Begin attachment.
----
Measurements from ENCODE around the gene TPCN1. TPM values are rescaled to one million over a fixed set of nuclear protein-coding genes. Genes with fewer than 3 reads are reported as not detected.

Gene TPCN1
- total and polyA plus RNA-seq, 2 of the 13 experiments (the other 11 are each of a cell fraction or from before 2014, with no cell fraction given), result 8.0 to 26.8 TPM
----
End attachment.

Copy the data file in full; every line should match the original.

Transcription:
Measurements from ENCODE around the gene TPCN1. TPM values are rescaled to one million over a fixed set of nuclear protein-coding genes. Genes with fewer than 3 reads are reported as not detected.

Gene TPCN1
- total and polyA plus RNA-seq, 2 of the 13 experiments (the other 11 are each of a cell fraction or from before 2014, with no cell fraction given), result 8.0 to 26.8 TPM